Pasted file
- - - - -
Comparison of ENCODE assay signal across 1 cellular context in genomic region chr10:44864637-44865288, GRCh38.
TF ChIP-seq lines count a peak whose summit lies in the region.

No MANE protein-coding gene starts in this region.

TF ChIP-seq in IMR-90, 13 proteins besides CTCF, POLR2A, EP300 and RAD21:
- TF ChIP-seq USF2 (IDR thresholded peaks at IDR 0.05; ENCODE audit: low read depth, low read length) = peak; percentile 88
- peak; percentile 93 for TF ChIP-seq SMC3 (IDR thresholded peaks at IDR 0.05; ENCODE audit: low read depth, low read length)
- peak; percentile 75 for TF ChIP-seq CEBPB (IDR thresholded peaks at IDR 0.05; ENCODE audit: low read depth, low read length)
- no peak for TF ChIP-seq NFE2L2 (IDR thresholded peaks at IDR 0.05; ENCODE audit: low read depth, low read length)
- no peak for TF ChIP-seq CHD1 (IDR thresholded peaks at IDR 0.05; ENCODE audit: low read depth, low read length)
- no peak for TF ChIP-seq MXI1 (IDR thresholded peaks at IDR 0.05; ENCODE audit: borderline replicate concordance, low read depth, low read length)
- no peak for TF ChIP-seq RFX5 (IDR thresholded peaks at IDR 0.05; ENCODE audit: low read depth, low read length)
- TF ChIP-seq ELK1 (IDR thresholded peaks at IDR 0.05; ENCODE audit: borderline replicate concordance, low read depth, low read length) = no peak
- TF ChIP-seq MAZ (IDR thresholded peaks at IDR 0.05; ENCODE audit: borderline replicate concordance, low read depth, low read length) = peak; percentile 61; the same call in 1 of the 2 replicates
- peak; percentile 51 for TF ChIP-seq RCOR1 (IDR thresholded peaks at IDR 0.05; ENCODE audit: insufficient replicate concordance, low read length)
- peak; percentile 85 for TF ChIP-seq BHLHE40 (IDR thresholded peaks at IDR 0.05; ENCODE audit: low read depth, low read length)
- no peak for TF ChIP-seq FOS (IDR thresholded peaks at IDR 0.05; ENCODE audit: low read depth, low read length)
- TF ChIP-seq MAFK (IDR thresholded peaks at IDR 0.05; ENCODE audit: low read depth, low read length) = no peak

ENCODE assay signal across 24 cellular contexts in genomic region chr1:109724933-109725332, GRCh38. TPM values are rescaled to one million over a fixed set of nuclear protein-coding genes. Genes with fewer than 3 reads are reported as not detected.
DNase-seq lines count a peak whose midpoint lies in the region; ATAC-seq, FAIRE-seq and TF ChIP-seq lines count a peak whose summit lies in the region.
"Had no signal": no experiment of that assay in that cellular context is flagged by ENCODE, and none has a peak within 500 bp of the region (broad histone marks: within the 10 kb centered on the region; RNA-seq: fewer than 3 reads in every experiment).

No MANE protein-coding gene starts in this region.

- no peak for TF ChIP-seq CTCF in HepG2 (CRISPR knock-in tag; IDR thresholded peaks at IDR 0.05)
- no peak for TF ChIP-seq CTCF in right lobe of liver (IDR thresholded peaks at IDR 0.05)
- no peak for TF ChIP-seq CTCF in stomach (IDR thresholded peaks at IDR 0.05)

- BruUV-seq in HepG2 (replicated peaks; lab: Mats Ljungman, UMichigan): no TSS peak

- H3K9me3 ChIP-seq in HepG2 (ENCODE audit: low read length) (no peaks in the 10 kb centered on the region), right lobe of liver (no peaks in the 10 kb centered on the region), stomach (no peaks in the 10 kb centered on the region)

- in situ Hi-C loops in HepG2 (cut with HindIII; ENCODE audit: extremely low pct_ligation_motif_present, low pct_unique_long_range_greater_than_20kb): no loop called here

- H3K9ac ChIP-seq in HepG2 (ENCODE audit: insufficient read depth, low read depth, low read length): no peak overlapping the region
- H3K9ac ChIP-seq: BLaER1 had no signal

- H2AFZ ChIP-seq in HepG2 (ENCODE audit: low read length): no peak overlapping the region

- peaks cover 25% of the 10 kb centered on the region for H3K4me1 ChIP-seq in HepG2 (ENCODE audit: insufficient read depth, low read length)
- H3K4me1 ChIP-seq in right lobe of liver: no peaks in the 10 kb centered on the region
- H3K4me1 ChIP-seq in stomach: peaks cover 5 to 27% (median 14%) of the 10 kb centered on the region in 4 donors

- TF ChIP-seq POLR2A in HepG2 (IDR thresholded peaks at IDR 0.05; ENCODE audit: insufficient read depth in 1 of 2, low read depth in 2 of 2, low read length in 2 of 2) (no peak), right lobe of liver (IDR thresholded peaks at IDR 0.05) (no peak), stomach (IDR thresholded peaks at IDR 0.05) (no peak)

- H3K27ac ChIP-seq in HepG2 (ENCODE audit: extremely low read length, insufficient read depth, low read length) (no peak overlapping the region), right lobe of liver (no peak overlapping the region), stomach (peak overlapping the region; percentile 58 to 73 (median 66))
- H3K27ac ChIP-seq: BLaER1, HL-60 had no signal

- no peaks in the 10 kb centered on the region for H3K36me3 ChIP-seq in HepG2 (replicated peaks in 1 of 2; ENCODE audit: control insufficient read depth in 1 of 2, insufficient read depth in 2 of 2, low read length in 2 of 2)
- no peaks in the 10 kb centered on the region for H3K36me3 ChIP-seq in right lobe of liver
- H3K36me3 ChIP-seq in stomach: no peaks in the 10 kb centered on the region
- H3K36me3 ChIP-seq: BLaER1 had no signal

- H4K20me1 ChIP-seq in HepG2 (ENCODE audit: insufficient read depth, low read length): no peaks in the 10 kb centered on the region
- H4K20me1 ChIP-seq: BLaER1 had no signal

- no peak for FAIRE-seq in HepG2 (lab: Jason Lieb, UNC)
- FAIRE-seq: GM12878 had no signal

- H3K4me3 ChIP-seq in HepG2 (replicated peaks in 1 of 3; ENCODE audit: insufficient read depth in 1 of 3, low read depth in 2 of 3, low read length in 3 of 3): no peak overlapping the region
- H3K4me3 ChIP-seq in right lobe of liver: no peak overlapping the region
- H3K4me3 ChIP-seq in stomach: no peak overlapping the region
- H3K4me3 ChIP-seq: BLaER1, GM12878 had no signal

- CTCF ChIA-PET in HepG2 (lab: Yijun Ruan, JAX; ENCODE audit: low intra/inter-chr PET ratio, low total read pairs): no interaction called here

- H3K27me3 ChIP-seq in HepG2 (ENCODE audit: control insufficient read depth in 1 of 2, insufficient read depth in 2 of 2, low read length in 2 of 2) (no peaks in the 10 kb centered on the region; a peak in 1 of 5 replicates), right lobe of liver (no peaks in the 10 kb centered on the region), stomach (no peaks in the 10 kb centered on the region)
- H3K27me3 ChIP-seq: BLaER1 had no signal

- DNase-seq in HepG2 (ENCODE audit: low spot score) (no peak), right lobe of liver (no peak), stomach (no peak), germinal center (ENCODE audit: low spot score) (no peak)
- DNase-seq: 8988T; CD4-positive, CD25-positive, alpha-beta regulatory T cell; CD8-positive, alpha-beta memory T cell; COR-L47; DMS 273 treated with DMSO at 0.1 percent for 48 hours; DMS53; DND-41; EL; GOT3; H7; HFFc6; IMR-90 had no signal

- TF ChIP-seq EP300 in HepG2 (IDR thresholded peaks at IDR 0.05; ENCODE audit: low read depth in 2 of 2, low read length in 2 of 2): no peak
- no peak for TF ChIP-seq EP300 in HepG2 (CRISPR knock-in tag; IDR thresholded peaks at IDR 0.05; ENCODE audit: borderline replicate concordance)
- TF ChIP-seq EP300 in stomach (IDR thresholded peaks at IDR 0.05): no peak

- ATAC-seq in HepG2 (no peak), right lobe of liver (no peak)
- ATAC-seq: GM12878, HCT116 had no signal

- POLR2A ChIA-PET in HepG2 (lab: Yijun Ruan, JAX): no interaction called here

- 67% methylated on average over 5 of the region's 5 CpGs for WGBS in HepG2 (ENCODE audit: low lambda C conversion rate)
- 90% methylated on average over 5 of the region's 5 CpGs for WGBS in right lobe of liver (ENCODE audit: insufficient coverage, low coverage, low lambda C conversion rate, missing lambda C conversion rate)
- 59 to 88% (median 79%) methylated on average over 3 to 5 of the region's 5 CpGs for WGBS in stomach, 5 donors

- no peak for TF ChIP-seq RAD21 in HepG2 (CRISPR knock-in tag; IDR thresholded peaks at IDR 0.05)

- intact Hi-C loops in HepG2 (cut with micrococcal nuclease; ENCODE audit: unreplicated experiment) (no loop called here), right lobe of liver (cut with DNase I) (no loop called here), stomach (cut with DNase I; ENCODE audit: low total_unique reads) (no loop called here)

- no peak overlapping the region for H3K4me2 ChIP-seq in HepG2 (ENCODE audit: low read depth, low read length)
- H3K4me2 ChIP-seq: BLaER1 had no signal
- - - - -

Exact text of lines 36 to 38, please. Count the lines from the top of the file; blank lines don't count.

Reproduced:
- H3K27ac ChIP-seq: BLaER1, HL-60 had no signal

- no peaks in the 10 kb centered on the region for H3K36me3 ChIP-seq in HepG2 (replicated peaks in 1 of 2; ENCODE audit: control insufficient read depth in 1 of 2, insufficient read depth in 2 of 2, low read length in 2 of 2)
- no peaks in the 10 kb centered on the region for H3K36me3 ChIP-seq in right lobe of liver